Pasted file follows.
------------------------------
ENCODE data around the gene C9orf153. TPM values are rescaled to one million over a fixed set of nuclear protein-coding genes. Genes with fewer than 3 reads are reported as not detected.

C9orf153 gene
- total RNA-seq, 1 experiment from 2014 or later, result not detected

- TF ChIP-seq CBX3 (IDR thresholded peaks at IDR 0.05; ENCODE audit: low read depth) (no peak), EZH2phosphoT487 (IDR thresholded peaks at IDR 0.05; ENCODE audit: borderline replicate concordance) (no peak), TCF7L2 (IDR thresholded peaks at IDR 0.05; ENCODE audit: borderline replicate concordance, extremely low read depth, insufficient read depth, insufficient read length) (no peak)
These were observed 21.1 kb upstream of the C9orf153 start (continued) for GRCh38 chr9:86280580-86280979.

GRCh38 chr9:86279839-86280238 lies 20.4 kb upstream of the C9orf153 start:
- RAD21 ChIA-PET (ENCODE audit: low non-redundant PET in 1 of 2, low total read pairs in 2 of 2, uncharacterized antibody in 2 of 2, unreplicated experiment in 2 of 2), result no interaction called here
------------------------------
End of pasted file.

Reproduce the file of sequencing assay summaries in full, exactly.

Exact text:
ENCODE data around the gene C9orf153. TPM values are rescaled to one million over a fixed set of nuclear protein-coding genes. Genes with fewer than 3 reads are reported as not detected.

C9orf153 gene
- total RNA-seq, 1 experiment from 2014 or later, result not detected

- TF ChIP-seq CBX3 (IDR thresholded peaks at IDR 0.05; ENCODE audit: low read depth) (no peak), EZH2phosphoT487 (IDR thresholded peaks at IDR 0.05; ENCODE audit: borderline replicate concordance) (no peak), TCF7L2 (IDR thresholded peaks at IDR 0.05; ENCODE audit: borderline replicate concordance, extremely low read depth, insufficient read depth, insufficient read length) (no peak)
These were observed 21.1 kb upstream of the C9orf153 start (continued) for GRCh38 chr9:86280580-86280979.

GRCh38 chr9:86279839-86280238 lies 20.4 kb upstream of the C9orf153 start:
- RAD21 ChIA-PET (ENCODE audit: low non-redundant PET in 1 of 2, low total read pairs in 2 of 2, uncharacterized antibody in 2 of 2, unreplicated experiment in 2 of 2), result no interaction called here